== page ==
Through Provisional Measure No. 1.171/2023 (MP 1171), published in an extra edition of Brazil’s Official Gazette on April 30, 2023, the Lula Government substantially altered the way financial investments abroad, including those made through offshore companies and trusts, should be taxed. If approved by Congress, the new rules will take effect on January 1, 2024.
Commonly known as “Beckham law,” the Spanish Special Expat Regime is regulated by the Spanish Personal Income Tax Law. According to Article 93, individuals who acquire their tax residence in Spain might choose to be taxed under Spanish Non-Residents Income Tax rules instead of the Personal Income Tax rules for resident individuals, provided that certain conditions are met.
Part 2 of this work addresses the income tax rules applicable to transactions involving foreign trusts and Brazilian resident parties, contemplated in the Complementary Law Project No. 145/2022 (PLP 145), submitted by lawmaker Eduardo Cury to Brazil’s House of Representatives in late 2022.
Without much fanfare, Brazil’s House of Representatives is reviewing a complementary law project that proposes to regulate the effectiveness of foreign trusts in Brazil and their respective tax treatment. The law project has no relation to the bill already under discussion in Congress on the possibility of creating a sort of Brazilian trust (the so-called fiduciary contract).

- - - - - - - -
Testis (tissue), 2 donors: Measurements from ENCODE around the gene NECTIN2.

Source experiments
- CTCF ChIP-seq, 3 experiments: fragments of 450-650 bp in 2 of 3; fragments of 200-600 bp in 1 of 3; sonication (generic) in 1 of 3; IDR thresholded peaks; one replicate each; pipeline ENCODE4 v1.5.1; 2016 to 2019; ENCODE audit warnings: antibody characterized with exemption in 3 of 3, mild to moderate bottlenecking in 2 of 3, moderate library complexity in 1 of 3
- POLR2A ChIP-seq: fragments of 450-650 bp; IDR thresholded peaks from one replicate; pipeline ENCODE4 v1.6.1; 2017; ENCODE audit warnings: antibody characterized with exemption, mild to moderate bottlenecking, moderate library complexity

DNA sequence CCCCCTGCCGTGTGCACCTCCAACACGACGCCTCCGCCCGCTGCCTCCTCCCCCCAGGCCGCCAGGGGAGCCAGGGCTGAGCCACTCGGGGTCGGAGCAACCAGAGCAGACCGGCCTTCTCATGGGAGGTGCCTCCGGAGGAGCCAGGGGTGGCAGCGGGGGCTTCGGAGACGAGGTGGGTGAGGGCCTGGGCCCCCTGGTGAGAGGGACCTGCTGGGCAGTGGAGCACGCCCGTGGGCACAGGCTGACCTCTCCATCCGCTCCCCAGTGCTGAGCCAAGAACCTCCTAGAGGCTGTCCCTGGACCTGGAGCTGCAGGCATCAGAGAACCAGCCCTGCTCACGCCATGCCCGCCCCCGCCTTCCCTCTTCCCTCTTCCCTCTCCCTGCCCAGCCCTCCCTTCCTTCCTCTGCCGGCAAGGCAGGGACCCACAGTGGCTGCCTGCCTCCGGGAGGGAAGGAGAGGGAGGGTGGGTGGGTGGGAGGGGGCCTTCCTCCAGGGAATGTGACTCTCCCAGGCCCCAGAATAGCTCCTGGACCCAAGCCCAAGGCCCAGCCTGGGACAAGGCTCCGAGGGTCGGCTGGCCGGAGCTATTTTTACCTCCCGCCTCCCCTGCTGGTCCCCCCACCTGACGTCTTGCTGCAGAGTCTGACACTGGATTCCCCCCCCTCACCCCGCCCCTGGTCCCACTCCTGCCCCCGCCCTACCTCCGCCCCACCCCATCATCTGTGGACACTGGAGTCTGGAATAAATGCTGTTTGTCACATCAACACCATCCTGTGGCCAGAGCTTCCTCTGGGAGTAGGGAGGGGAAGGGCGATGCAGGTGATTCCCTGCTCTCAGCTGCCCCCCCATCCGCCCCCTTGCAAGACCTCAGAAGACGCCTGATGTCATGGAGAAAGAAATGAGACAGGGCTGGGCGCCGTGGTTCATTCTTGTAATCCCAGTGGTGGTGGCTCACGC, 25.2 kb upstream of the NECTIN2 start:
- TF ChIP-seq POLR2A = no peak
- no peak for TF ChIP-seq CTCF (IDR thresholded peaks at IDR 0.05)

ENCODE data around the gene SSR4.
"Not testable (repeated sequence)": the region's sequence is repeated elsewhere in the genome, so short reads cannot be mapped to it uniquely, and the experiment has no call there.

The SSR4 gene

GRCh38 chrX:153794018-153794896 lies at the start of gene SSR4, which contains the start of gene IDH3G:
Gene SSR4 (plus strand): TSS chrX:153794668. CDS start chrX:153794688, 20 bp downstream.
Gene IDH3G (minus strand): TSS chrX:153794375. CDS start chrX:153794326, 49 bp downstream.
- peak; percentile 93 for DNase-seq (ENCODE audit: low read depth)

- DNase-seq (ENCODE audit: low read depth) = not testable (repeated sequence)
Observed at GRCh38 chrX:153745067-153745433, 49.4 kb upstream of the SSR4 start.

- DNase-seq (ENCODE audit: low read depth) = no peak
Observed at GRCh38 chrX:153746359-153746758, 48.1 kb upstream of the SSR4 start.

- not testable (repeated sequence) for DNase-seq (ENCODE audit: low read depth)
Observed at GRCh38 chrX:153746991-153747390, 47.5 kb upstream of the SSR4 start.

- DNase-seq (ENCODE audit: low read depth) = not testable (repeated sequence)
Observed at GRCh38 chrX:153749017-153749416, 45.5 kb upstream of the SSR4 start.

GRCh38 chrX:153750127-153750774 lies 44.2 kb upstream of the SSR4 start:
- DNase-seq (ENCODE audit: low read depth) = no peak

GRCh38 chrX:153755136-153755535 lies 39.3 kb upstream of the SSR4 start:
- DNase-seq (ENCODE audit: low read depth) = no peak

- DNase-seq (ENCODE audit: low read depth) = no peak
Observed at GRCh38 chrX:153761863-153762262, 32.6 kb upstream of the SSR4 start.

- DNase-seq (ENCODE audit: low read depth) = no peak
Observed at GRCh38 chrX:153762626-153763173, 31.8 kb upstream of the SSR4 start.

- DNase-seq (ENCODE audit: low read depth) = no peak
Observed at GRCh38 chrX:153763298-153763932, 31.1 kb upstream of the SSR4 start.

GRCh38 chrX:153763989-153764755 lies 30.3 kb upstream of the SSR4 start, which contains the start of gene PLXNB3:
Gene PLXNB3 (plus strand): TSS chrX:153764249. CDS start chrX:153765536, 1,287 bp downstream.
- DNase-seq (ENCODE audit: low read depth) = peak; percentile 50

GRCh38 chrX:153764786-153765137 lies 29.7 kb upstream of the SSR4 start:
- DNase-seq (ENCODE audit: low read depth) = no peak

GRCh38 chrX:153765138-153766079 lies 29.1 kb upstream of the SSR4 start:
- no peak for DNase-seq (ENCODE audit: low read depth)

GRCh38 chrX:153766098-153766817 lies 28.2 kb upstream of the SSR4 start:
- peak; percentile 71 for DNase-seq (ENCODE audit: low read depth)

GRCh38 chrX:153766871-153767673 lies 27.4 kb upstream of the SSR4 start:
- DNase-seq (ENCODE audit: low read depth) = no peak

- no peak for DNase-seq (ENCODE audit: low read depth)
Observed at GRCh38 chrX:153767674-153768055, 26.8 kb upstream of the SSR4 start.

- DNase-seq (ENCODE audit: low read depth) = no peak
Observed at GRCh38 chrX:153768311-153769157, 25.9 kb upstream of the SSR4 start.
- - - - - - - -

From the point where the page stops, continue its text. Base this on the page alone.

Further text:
In an increasingly globalized world, Brazil proves that workers’ global mobilization is also a reality in emerging countries. But globalization has also added complexity when it comes to tax reporting by expatriates leaving overseas, and Brazil is no different.
Exactly five years ago, the first foreign asset voluntary disclosure program in our history began in Brazil. Called the Special Regime for Currency and Tax Regularization (RERCT), it became known as ‘amnesty.’
Despite the precarious drafting of the law and threats from the Federal Revenue Service, the program successfully allowed the collection of almost BRL 170 billion in taxes and fines. In 2017, the Government reopened the RERCT, but with more modest results.
Well, maybe soon we will have a new “RERCT round 3” that reopens the opportunity for taxpayers to regularize assets abroad that have not been properly declared to the Brazilian authorities.
Foreign capital entering Brazil requires registrations that varies depending on its purposes. The Central Bank of Brazil is the authority in charge of foreign capital registration through the Electronic Declaratory Registry (Registro Declaratório Eletrônico, or RDE).